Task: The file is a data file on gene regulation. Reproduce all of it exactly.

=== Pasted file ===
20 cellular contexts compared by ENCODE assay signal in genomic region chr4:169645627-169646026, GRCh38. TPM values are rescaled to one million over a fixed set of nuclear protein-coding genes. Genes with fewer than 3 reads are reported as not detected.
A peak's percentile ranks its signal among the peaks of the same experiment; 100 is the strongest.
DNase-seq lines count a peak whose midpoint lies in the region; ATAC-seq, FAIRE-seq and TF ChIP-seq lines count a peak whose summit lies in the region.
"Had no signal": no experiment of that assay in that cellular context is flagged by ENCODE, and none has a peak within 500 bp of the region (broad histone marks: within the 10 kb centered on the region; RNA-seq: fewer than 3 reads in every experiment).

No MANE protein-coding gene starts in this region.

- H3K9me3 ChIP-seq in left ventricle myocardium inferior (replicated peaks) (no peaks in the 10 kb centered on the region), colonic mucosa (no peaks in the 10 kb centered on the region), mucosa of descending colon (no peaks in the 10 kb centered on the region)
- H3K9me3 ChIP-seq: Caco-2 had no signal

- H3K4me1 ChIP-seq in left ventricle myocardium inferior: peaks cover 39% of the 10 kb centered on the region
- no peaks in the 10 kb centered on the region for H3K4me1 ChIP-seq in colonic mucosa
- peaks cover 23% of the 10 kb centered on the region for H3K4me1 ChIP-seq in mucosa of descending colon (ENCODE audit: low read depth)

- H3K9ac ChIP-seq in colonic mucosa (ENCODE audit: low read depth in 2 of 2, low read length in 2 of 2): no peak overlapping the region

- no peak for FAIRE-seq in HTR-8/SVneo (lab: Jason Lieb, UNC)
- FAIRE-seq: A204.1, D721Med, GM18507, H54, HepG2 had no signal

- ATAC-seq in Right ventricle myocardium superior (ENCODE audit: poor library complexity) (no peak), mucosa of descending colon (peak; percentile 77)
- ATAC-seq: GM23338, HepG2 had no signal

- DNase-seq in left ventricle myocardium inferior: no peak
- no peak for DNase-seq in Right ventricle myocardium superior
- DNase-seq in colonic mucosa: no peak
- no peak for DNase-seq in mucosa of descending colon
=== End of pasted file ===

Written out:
20 cellular contexts compared by ENCODE assay signal in genomic region chr4:169645627-169646026, GRCh38. TPM values are rescaled to one million over a fixed set of nuclear protein-coding genes. Genes with fewer than 3 reads are reported as not detected.
A peak's percentile ranks its signal among the peaks of the same experiment; 100 is the strongest.
DNase-seq lines count a peak whose midpoint lies in the region; ATAC-seq, FAIRE-seq and TF ChIP-seq lines count a peak whose summit lies in the region.
"Had no signal": no experiment of that assay in that cellular context is flagged by ENCODE, and none has a peak within 500 bp of the region (broad histone marks: within the 10 kb centered on the region; RNA-seq: fewer than 3 reads in every experiment).

No MANE protein-coding gene starts in this region.

- H3K9me3 ChIP-seq in left ventricle myocardium inferior (replicated peaks) (no peaks in the 10 kb centered on the region), colonic mucosa (no peaks in the 10 kb centered on the region), mucosa of descending colon (no peaks in the 10 kb centered on the region)
- H3K9me3 ChIP-seq: Caco-2 had no signal

- H3K4me1 ChIP-seq in left ventricle myocardium inferior: peaks cover 39% of the 10 kb centered on the region
- no peaks in the 10 kb centered on the region for H3K4me1 ChIP-seq in colonic mucosa
- peaks cover 23% of the 10 kb centered on the region for H3K4me1 ChIP-seq in mucosa of descending colon (ENCODE audit: low read depth)

- H3K9ac ChIP-seq in colonic mucosa (ENCODE audit: low read depth in 2 of 2, low read length in 2 of 2): no peak overlapping the region

- no peak for FAIRE-seq in HTR-8/SVneo (lab: Jason Lieb, UNC)
- FAIRE-seq: A204.1, D721Med, GM18507, H54, HepG2 had no signal

- ATAC-seq in Right ventricle myocardium superior (ENCODE audit: poor library complexity) (no peak), mucosa of descending colon (peak; percentile 77)
- ATAC-seq: GM23338, HepG2 had no signal

- DNase-seq in left ventricle myocardium inferior: no peak
- no peak for DNase-seq in Right ventricle myocardium superior
- DNase-seq in colonic mucosa: no peak
- no peak for DNase-seq in mucosa of descending colon